UZH-Logo

Maintenance Infos

Implications of high-resolution simulations on indirect dark matter searches


Pieri, L; Lavalle, J; Bertone, G; Branchini, E (2011). Implications of high-resolution simulations on indirect dark matter searches. Physical Review D, 83(2):023518.

Abstract

We study the prospects for detecting the annihilation products of dark matter (DM) in the framework of the two highest-resolution numerical simulations currently available, i.e., Via Lactea II and Aquarius. We propose a strategy to determine the shape and size of the region around the Galactic center that maximizes the probability of observing a DM signal, and we show that, although the predicted flux can differ by a factor of 10 for a given DM candidate in the two simulation setups, the search strategy remains actually unchanged, since it relies on the angular profile of the annihilation flux, not on its normalization. We present mock γ-ray maps that keep into account the diffuse emissions produced by unresolved halos in the Galaxy, and we show that, in an optimistic DM scenario, a few individual clumps can be resolved above the background with the Fermi-LAT. Finally, we calculate the energy-dependent boost factors for positrons and antiprotons and show that they are always of O(1), and, therefore, they cannot lead to the large enhancements of the antimatter fluxes required to explain the recent PAMELA, ATIC, Fermi, and HESS data. Still, we show that the annihilation of 100 GeV weakly interacting massive particles into charged lepton pairs may contribute significantly to the positron budget.

We study the prospects for detecting the annihilation products of dark matter (DM) in the framework of the two highest-resolution numerical simulations currently available, i.e., Via Lactea II and Aquarius. We propose a strategy to determine the shape and size of the region around the Galactic center that maximizes the probability of observing a DM signal, and we show that, although the predicted flux can differ by a factor of 10 for a given DM candidate in the two simulation setups, the search strategy remains actually unchanged, since it relies on the angular profile of the annihilation flux, not on its normalization. We present mock γ-ray maps that keep into account the diffuse emissions produced by unresolved halos in the Galaxy, and we show that, in an optimistic DM scenario, a few individual clumps can be resolved above the background with the Fermi-LAT. Finally, we calculate the energy-dependent boost factors for positrons and antiprotons and show that they are always of O(1), and, therefore, they cannot lead to the large enhancements of the antimatter fluxes required to explain the recent PAMELA, ATIC, Fermi, and HESS data. Still, we show that the annihilation of 100 GeV weakly interacting massive particles into charged lepton pairs may contribute significantly to the positron budget.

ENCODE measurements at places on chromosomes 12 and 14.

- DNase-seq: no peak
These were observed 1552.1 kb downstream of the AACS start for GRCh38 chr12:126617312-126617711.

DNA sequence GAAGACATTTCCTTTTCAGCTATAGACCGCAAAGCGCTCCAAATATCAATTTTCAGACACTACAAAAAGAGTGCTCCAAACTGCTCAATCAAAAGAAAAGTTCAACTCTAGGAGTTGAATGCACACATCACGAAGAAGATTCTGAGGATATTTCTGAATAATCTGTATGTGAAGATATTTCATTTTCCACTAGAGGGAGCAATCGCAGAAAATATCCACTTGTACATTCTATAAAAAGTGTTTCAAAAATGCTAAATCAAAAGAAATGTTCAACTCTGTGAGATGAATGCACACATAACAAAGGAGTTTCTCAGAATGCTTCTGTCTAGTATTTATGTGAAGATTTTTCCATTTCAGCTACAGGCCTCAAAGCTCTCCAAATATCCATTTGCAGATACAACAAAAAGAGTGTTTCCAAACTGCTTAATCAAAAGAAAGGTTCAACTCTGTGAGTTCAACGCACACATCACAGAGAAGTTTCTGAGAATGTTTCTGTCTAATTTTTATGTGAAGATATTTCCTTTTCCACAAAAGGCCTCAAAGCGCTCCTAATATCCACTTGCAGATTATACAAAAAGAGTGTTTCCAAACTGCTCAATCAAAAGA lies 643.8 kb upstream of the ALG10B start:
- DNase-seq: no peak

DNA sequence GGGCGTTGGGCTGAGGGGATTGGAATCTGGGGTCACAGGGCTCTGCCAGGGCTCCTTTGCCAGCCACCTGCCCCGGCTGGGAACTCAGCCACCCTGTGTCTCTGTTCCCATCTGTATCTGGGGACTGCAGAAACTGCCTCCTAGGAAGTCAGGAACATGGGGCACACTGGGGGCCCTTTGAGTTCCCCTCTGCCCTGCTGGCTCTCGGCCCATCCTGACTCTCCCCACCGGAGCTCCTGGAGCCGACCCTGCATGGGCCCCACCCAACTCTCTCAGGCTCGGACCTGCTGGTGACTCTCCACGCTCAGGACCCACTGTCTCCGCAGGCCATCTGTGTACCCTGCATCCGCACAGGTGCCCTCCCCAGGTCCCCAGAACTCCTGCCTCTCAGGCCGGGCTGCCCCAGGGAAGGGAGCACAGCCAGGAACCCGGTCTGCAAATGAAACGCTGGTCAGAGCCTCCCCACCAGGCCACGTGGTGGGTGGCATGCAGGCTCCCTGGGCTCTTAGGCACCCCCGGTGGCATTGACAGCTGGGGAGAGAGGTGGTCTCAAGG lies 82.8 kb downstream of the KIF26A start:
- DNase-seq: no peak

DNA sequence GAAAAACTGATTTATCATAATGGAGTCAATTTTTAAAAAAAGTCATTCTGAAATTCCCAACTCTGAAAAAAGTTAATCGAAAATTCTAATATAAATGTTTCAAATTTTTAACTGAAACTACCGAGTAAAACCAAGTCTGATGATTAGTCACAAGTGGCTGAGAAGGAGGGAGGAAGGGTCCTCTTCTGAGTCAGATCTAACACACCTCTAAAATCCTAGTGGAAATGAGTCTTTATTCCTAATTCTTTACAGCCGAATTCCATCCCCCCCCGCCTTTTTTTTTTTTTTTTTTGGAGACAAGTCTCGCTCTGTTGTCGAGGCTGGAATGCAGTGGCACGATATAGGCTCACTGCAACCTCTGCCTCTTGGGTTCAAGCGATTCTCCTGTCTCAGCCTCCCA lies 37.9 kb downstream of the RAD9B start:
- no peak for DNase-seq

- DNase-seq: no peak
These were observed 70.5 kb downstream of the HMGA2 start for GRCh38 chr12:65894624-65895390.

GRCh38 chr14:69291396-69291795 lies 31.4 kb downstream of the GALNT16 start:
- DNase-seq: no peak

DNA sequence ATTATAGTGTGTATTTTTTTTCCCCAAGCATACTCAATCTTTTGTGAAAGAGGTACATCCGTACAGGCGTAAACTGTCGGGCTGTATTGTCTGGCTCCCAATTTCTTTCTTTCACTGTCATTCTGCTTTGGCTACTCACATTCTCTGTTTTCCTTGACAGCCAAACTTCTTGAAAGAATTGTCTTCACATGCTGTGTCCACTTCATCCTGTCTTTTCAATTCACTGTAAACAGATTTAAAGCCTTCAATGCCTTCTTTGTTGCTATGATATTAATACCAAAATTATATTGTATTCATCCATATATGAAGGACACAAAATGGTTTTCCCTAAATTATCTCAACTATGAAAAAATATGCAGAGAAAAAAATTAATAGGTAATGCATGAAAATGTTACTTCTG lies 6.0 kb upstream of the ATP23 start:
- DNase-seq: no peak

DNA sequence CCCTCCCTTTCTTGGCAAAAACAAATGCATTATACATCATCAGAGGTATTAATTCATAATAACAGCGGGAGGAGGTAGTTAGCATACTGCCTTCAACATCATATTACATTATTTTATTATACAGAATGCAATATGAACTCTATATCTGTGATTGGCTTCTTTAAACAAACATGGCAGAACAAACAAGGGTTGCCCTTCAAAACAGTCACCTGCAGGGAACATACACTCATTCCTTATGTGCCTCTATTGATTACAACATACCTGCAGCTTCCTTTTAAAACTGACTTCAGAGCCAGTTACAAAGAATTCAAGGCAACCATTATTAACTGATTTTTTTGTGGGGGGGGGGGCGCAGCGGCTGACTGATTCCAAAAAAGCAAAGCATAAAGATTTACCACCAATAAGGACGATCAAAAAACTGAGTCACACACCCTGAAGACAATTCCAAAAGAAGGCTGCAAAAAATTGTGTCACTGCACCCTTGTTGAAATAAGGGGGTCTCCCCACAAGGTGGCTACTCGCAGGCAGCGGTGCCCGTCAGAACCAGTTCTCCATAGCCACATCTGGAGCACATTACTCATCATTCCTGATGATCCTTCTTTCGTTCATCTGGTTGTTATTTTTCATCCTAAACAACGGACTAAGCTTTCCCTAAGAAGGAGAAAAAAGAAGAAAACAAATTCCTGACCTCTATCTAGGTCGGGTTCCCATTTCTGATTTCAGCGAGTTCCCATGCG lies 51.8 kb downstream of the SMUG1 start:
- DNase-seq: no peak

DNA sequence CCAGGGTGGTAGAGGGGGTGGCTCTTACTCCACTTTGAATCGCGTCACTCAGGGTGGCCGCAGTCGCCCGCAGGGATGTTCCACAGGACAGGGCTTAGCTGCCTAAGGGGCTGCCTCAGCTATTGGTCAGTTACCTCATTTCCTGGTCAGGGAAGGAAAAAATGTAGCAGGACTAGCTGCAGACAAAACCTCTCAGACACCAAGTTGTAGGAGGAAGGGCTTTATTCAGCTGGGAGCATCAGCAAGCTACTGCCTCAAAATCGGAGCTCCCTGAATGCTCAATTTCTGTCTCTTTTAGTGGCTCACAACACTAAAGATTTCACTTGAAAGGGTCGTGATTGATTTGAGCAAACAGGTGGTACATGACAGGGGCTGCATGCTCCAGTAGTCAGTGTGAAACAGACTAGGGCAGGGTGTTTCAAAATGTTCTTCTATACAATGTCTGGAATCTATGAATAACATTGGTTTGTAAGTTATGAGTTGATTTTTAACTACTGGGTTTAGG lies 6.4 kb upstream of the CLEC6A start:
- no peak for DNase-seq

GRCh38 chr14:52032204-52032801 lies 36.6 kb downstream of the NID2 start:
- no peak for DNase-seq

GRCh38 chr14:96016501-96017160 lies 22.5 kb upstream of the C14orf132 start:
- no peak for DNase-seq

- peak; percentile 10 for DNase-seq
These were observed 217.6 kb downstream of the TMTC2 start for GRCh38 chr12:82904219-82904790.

Citations

69 citations in Web of Science®
68 citations in Scopus®
Google Scholar™

Altmetrics

Downloads

52 downloads since deposited on 19 Feb 2012
21 downloads since 12 months
Detailed statistics

Additional indexing

Item Type:Journal Article, refereed, original work
Communities & Collections:07 Faculty of Science > Institute for Computational Science
Dewey Decimal Classification:530 Physics
Language:English
Date:January 2011
Deposited On:19 Feb 2012 11:51
Last Modified:05 Apr 2016 14:55
Publisher:American Physical Society
ISSN:1550-7998 (P) 1089-4918 (E)
Publisher DOI:10.1103/PhysRevD.83.023518
Related URLs:http://arxiv.org/abs/0908.0195
Permanent URL: http://doi.org/10.5167/uzh-48254

Download

[img]
Preview
Content: Accepted Version
Filetype: PDF (Version 1)
Size: 3MB
View at publisher
[img]
Preview
Content: Accepted Version
Filetype: PDF (Version 2)
Size: 3MB

TrendTerms

TrendTerms displays relevant terms of the abstract of this publication and related documents on a map. The terms and their relations were extracted from ZORA using word statistics. Their timelines are taken from ZORA as well. The bubble size of a term is proportional to the number of documents where the term occurs. Red, orange, yellow and green colors are used for terms that occur in the current document; red indicates high interlinkedness of a term with other terms, orange, yellow and green decreasing interlinkedness. Blue is used for terms that have a relation with the terms in this document, but occur in other documents.
You can navigate and zoom the map. Mouse-hovering a term displays its timeline, clicking it yields the associated documents.

Author Collaborations